charge. (See Table 1 for an illustrative example of such a
Illustrative Scenario Two: An insured consumer checks a
health plan’s website to verify that a hospital was innetwork and thus assumes that the health care services
www.crs.gov | 7-5700
Balance Billing in Private Health Insurance Plans
received at the hospital will be included in the plan’s innetwork covered benefits. The consumer receives care from
an out-of-network physician at the in-network hospital. The
out-of-network physician who provided care during the
service may bill the consumer for the remaining charges.
Table 1. Illustrative Example of Balance Billing
(20% coinsurance for in-network services and 40%
coinsurance for out-of-network services)
No negotiated discount
because provider is outof-network
(80% of plan’s
(60% of plan’s reasonable
and customary fee)
(20% of plan’s
(40% of plan’s UCR fee)
(coinsurance plus balance
(provider charge minus
plan’s UCR fee)
Source: CRS illustrative example.
Notes: Coinsurance rates for in-network and out-of-network
services may vary by plan type. Some plans do not offer out-ofnetwork benefits and thus do not pay for charges associated with
What is the relationship between balance billing
and surprise medical bills?
Balance billing often is cited as a reason for surprise
medical bills. A surprise medical bill is any bill for which a
health plan paid less than a consumer expected. However,
not every balance bill is a surprise medical bill. While a
variety of circumstances may make a consumer vulnerable
to unexpected medical expenses, surprise medical bill
scenarios generally are a result of not understanding a
plan’s provider network and inadvertently using out-ofnetwork services.
Who has jurisdiction over balance billing?
Private health insurance is regulated primarily at the state
level. Individual states have established standards and
regulations overseeing the business of insurance. Despite
the states’ role as the primary regulators of health
insurance, federal requirements may overlap. However,
federal laws often establish federal minimum requirements
while generally giving states the authority to enforce and
expand those requirements.
What are some state approaches to balance billing?
Approaches to address balance billing vary from state to
state, may differ depending on the type of plan, and may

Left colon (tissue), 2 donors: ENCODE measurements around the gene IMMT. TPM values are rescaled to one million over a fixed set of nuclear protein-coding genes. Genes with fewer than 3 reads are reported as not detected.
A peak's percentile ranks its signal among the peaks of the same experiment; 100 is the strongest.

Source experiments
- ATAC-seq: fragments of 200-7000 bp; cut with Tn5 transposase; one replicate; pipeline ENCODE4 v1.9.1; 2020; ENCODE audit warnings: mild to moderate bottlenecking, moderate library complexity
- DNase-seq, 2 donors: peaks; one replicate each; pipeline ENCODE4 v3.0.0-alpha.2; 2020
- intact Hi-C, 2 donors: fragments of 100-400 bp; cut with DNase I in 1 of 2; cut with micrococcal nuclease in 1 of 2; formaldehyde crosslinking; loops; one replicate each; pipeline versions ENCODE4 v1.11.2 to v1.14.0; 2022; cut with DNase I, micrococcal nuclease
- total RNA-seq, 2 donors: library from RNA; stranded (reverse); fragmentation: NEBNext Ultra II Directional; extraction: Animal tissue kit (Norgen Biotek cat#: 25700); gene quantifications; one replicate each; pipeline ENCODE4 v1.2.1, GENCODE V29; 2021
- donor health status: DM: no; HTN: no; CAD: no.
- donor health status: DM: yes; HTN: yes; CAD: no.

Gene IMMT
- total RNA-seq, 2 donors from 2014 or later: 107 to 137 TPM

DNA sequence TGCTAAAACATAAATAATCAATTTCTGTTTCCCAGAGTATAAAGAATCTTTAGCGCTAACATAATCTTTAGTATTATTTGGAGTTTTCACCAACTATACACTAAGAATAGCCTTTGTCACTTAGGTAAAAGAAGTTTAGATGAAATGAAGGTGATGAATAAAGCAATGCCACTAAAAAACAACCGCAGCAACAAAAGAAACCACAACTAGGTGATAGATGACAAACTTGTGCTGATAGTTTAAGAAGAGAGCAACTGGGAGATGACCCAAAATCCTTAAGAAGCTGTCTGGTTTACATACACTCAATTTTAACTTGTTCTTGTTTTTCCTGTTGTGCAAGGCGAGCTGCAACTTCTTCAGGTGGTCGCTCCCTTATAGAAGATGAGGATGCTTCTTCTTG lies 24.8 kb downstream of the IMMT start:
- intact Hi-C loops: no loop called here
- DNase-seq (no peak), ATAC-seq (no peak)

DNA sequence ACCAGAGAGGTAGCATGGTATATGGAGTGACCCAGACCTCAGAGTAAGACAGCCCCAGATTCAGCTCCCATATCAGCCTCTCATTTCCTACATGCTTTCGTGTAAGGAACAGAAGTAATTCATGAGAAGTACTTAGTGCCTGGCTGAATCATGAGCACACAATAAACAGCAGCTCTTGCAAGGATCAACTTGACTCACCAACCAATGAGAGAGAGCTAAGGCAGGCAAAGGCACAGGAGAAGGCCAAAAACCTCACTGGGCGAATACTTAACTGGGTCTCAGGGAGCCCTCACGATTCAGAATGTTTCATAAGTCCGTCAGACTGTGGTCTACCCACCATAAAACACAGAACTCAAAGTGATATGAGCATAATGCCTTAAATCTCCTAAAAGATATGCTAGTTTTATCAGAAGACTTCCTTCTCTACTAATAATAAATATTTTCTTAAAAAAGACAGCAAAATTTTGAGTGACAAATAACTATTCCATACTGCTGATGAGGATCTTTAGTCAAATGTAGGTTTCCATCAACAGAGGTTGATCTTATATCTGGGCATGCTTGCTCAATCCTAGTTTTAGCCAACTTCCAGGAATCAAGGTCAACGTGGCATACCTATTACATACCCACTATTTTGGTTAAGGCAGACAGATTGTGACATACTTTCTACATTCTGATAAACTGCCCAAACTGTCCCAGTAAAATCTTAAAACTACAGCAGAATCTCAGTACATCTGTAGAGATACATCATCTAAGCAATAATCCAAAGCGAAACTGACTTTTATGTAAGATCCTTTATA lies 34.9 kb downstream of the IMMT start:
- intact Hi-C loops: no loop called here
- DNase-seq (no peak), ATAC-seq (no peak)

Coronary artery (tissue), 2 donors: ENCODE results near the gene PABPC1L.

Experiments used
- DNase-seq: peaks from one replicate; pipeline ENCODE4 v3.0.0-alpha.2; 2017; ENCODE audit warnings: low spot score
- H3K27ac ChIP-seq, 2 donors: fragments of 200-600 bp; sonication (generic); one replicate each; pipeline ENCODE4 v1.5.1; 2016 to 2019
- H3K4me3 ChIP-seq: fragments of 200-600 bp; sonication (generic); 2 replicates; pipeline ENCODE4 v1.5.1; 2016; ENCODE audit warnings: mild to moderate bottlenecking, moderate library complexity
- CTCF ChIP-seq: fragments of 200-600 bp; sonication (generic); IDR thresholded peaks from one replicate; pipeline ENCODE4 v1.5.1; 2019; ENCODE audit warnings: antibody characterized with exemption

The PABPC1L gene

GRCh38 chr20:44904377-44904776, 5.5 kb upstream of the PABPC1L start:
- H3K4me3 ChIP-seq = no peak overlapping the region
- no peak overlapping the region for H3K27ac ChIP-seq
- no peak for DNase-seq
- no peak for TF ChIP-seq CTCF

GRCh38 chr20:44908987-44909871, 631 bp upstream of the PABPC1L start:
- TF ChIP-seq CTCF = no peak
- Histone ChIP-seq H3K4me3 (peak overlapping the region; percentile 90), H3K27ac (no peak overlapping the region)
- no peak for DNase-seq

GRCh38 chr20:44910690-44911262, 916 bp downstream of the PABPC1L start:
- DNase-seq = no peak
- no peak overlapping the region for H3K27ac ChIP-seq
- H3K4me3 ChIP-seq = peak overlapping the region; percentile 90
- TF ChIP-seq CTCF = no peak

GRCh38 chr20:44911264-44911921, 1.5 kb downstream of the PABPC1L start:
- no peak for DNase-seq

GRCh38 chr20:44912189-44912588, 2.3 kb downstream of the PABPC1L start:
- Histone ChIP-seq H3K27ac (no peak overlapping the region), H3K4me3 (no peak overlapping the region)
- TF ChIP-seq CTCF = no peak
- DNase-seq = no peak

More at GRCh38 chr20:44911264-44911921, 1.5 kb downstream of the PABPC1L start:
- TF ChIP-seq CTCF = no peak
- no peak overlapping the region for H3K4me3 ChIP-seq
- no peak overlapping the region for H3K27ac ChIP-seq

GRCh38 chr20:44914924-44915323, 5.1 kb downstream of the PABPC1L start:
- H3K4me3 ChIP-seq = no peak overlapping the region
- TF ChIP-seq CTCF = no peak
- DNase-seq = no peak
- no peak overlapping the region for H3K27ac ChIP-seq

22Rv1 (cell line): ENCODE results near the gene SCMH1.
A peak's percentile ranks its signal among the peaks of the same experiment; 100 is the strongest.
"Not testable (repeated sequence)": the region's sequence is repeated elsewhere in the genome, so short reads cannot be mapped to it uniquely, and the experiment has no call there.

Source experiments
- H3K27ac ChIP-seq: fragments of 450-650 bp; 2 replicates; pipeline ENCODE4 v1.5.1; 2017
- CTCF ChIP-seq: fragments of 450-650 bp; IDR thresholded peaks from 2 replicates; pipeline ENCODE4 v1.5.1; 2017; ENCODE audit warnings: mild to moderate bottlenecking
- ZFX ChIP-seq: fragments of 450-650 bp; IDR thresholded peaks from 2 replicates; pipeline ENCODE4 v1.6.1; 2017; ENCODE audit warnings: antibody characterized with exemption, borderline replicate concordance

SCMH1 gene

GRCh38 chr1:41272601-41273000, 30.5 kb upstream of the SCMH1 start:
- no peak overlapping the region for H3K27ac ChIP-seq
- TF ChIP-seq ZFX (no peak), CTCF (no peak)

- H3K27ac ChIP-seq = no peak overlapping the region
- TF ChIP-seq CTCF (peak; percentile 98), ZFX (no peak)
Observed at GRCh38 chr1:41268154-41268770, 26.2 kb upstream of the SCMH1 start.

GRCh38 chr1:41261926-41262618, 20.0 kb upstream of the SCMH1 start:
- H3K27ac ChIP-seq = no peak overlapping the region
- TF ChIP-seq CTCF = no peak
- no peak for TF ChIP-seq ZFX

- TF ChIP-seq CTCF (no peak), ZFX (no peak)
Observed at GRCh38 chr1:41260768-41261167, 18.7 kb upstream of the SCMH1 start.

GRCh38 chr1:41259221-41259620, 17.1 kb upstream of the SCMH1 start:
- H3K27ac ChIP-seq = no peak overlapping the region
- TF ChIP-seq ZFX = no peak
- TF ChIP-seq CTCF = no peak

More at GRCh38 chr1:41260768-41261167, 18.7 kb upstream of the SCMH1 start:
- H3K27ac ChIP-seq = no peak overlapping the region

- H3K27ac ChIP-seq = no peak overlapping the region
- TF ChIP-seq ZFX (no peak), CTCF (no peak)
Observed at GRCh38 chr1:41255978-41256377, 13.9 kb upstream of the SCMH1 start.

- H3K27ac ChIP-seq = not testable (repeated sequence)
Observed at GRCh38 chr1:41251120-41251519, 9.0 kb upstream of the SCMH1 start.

make distinctions between emergency and nonemergency
One of the most comprehensive state approaches to balance
billing is in New York. In April 2014, New York enacted
the Emergency Medical Services and Surprise Bills law.
The law bans balance billing for out-of-network emergency
care. For out-of-network nonemergency services, the law
requires plans to let consumers see out-of-network
providers at in-network costs when an in-network provider
is unavailable. New York also established an independent
arbitration process to review balance billing discrepancies.
Furthermore, the law includes additional provisions related
to provider network disclosure. MCOs in New York now
are required to provide comprehensive contact information
in their provider directory lists and update those lists
regularly. According to the law, health care providers must
provide consumers with plan and hospital affiliation
information at the time of the appointment for
How does federal law address balance billing?
Federal law does not prohibit balance billing in the private
health insurance market. The Patient Protection and
Affordable Care Act (ACA; P.L. 111-148, as amended)
addresses cost-sharing issues as they relate to emergency
health services obtained out-of-network for all nongrandfathered private health insurance plans. In an
emergency situation, consumers do not need to obtain prior
authorization, regardless of whether the provider is innetwork or out-of-network.
For out-of-network emergency situations, health plans must
pay the greatest of the following three amounts: the amount
the plan would pay in-network; an amount that is calculated
using the same method the plan uses to determine payments
for out-of-network services, excluding co-payments or
coinsurance; or the amount Medicare would pay for the
service. Nonetheless, a consumer may be required to pay, in
addition to the in-network cost sharing, the balance bill.
Namrata K. Uberoi, firstname.lastname@example.org, 7-0688
www.crs.gov | 7-5700